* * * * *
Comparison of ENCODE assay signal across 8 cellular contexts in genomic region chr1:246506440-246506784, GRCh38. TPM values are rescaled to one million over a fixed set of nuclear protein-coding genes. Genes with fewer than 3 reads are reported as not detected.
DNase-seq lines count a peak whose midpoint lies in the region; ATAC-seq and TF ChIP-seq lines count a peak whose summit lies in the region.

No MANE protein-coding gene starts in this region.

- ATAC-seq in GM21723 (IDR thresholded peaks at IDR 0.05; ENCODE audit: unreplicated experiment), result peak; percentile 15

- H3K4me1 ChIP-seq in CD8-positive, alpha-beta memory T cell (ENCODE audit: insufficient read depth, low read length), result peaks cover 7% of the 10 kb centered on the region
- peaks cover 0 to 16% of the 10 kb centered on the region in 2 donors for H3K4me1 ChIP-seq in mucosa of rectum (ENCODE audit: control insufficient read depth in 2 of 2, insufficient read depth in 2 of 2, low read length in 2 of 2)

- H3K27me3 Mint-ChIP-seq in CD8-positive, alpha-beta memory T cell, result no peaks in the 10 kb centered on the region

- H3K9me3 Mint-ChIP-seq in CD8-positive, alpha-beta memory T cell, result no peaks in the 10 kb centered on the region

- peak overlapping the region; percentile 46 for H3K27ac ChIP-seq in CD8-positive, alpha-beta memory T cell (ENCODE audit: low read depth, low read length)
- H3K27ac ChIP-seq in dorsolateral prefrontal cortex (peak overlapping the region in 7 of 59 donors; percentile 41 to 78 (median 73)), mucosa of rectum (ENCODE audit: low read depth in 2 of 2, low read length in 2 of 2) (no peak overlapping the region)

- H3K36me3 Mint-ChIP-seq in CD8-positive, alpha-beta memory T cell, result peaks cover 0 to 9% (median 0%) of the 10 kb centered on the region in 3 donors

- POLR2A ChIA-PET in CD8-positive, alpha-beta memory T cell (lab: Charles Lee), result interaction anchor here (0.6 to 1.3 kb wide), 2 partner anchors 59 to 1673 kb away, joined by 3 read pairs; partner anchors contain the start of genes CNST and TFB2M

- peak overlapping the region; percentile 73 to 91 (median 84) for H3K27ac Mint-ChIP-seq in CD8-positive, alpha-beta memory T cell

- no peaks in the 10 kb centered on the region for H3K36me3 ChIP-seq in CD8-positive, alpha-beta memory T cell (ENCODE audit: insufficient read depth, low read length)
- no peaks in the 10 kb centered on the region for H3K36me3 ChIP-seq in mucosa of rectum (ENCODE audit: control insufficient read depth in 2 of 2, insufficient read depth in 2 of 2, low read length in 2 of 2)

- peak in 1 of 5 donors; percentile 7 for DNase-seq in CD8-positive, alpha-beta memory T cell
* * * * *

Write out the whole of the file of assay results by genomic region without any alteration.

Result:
Comparison of ENCODE assay signal across 8 cellular contexts in genomic region chr1:246506440-246506784, GRCh38. TPM values are rescaled to one million over a fixed set of nuclear protein-coding genes. Genes with fewer than 3 reads are reported as not detected.
DNase-seq lines count a peak whose midpoint lies in the region; ATAC-seq and TF ChIP-seq lines count a peak whose summit lies in the region.

No MANE protein-coding gene starts in this region.

- ATAC-seq in GM21723 (IDR thresholded peaks at IDR 0.05; ENCODE audit: unreplicated experiment), result peak; percentile 15

- H3K4me1 ChIP-seq in CD8-positive, alpha-beta memory T cell (ENCODE audit: insufficient read depth, low read length), result peaks cover 7% of the 10 kb centered on the region
- peaks cover 0 to 16% of the 10 kb centered on the region in 2 donors for H3K4me1 ChIP-seq in mucosa of rectum (ENCODE audit: control insufficient read depth in 2 of 2, insufficient read depth in 2 of 2, low read length in 2 of 2)

- H3K27me3 Mint-ChIP-seq in CD8-positive, alpha-beta memory T cell, result no peaks in the 10 kb centered on the region

- H3K9me3 Mint-ChIP-seq in CD8-positive, alpha-beta memory T cell, result no peaks in the 10 kb centered on the region

- peak overlapping the region; percentile 46 for H3K27ac ChIP-seq in CD8-positive, alpha-beta memory T cell (ENCODE audit: low read depth, low read length)
- H3K27ac ChIP-seq in dorsolateral prefrontal cortex (peak overlapping the region in 7 of 59 donors; percentile 41 to 78 (median 73)), mucosa of rectum (ENCODE audit: low read depth in 2 of 2, low read length in 2 of 2) (no peak overlapping the region)

- H3K36me3 Mint-ChIP-seq in CD8-positive, alpha-beta memory T cell, result peaks cover 0 to 9% (median 0%) of the 10 kb centered on the region in 3 donors

- POLR2A ChIA-PET in CD8-positive, alpha-beta memory T cell (lab: Charles Lee), result interaction anchor here (0.6 to 1.3 kb wide), 2 partner anchors 59 to 1673 kb away, joined by 3 read pairs; partner anchors contain the start of genes CNST and TFB2M

- peak overlapping the region; percentile 73 to 91 (median 84) for H3K27ac Mint-ChIP-seq in CD8-positive, alpha-beta memory T cell

- no peaks in the 10 kb centered on the region for H3K36me3 ChIP-seq in CD8-positive, alpha-beta memory T cell (ENCODE audit: insufficient read depth, low read length)
- no peaks in the 10 kb centered on the region for H3K36me3 ChIP-seq in mucosa of rectum (ENCODE audit: control insufficient read depth in 2 of 2, insufficient read depth in 2 of 2, low read length in 2 of 2)

- peak in 1 of 5 donors; percentile 7 for DNase-seq in CD8-positive, alpha-beta memory T cell